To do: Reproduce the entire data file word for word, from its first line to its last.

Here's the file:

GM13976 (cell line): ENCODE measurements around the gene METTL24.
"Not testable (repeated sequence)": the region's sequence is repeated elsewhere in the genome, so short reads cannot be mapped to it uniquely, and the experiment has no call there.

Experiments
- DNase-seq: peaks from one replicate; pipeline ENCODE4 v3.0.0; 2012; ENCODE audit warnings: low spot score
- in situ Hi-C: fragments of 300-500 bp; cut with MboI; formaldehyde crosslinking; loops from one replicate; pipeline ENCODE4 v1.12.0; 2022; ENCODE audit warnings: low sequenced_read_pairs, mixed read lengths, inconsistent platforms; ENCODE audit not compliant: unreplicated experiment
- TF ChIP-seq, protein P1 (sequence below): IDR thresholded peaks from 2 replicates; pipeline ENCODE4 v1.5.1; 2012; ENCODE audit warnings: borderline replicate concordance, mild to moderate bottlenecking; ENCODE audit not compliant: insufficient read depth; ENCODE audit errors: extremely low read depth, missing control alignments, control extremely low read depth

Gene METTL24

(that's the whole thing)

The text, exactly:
GM13976 (cell line): ENCODE measurements around the gene METTL24.
"Not testable (repeated sequence)": the region's sequence is repeated elsewhere in the genome, so short reads cannot be mapped to it uniquely, and the experiment has no call there.

Experiments
- DNase-seq: peaks from one replicate; pipeline ENCODE4 v3.0.0; 2012; ENCODE audit warnings: low spot score
- in situ Hi-C: fragments of 300-500 bp; cut with MboI; formaldehyde crosslinking; loops from one replicate; pipeline ENCODE4 v1.12.0; 2022; ENCODE audit warnings: low sequenced_read_pairs, mixed read lengths, inconsistent platforms; ENCODE audit not compliant: unreplicated experiment
- TF ChIP-seq, protein P1 (sequence below): IDR thresholded peaks from 2 replicates; pipeline ENCODE4 v1.5.1; 2012; ENCODE audit warnings: borderline replicate concordance, mild to moderate bottlenecking; ENCODE audit not compliant: insufficient read depth; ENCODE audit errors: extremely low read depth, missing control alignments, control extremely low read depth

Gene METTL24